In terms of how much capital is available from retail investors, Bain notes, “Individual investors hold roughly 50% of the estimated $275 trillion to $295 trillion of global assets under management (AUM). Yet those same investors represent just 16% of AUM held by alternative investment funds.”
So how can PE funds cater to advisors and individual investors in order to take advantage of an increased demand that comes at a time of increased competition for capital? There are some hurdles managers may not have considered.
Why PE funds might have trouble attracting investors
Retail investors, regardless of their level of wealth, have specific considerations that set them apart from institutional investors. One of the biggest is the issue of liquidity. Depending on the type of PE fund, the commitment could be 10 years or more, which is beyond what many individual investors are used to.
“For an adviser who wants to get into alternatives, it’s hard to imagine your first alternative will be the typical eight- to 12-year private equity locked-up fund that you’re not going to know how it’s performing for four to five years,” one wealth advisor told Pitchbook.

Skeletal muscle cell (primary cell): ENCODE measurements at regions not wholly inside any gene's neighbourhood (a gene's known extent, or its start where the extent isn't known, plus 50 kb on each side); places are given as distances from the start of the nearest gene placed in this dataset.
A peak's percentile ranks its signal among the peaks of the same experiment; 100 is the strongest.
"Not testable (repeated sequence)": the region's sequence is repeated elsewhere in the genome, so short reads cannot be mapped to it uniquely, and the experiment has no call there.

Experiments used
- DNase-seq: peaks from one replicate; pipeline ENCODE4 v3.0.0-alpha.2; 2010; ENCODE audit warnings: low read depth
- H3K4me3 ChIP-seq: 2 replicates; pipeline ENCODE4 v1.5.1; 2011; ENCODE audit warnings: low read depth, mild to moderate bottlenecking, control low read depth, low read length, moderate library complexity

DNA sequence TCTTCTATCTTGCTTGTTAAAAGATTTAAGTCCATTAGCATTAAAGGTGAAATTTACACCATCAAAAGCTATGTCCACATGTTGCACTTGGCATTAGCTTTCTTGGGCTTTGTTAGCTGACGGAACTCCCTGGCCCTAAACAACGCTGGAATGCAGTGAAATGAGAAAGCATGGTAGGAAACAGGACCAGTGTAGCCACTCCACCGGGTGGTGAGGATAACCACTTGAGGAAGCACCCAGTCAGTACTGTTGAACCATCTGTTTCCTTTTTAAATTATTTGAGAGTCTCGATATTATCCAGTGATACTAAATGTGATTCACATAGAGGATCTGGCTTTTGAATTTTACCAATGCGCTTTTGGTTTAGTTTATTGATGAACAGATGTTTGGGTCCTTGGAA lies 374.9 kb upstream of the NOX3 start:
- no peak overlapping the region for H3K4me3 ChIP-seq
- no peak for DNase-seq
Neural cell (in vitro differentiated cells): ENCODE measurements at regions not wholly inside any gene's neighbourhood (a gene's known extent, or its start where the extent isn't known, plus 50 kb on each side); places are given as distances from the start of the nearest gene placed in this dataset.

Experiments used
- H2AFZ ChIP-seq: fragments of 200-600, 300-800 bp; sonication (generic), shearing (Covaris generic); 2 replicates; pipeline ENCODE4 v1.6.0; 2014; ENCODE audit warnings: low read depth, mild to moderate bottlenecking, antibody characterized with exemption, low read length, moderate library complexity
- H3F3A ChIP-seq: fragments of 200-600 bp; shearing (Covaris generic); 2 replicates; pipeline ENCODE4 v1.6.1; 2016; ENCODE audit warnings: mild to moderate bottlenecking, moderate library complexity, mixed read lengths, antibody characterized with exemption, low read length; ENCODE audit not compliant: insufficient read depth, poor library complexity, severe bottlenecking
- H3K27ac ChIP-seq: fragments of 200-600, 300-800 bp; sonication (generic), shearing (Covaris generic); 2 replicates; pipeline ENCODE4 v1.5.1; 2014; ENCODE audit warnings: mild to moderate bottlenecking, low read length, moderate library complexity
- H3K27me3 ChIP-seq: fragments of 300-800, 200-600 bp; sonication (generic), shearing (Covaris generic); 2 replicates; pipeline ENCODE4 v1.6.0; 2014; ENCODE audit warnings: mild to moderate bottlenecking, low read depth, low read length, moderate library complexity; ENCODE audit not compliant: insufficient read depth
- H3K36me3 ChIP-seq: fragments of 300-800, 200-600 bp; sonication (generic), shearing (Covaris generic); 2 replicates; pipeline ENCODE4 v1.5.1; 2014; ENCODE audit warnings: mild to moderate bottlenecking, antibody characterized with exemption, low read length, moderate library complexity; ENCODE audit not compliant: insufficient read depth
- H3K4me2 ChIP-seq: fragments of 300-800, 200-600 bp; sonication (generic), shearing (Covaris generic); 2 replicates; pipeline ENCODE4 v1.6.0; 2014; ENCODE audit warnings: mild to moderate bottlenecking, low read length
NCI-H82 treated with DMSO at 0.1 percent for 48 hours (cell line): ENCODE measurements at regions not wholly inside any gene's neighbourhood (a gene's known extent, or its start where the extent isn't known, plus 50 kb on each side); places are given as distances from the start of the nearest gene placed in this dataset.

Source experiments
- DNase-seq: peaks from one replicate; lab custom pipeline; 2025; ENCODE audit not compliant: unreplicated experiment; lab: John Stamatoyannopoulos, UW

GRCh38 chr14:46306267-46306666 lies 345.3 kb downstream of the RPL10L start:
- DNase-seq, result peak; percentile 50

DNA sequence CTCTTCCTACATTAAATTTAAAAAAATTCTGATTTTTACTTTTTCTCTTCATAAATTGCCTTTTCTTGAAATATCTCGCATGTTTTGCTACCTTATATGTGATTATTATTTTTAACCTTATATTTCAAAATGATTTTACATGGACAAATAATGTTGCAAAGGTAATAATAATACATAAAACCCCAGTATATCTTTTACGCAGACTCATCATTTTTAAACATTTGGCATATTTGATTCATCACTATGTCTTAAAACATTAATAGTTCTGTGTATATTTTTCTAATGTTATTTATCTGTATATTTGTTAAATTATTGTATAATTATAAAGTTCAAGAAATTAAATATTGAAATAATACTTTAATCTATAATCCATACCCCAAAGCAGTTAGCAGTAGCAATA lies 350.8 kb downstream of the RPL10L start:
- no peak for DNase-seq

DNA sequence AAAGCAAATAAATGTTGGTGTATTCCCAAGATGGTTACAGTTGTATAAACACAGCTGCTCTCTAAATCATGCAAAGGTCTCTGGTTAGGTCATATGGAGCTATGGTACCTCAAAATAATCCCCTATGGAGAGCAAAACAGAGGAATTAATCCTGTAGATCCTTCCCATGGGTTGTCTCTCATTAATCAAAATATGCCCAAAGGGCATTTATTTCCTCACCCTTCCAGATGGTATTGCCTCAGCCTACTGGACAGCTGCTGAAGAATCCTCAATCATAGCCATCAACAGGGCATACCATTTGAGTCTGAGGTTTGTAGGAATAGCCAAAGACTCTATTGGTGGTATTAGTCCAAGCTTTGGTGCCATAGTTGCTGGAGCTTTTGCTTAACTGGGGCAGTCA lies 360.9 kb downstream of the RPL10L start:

“It’s just really tough to get out of some of these funds,” echoed a financial advisor interviewed by CNBC.
What is the solution for retail investors who want the flexibility to sell shares or access capital as market conditions change? Some firms focused on later-stage funds can offer shorter life cycles, while other firms are experimenting with semi-liquid funds that allow investors “to redeem a certain amount of their cash from a normally illiquid asset class, potentially making the fund more suitable for rich retail clients or their wealth managers.”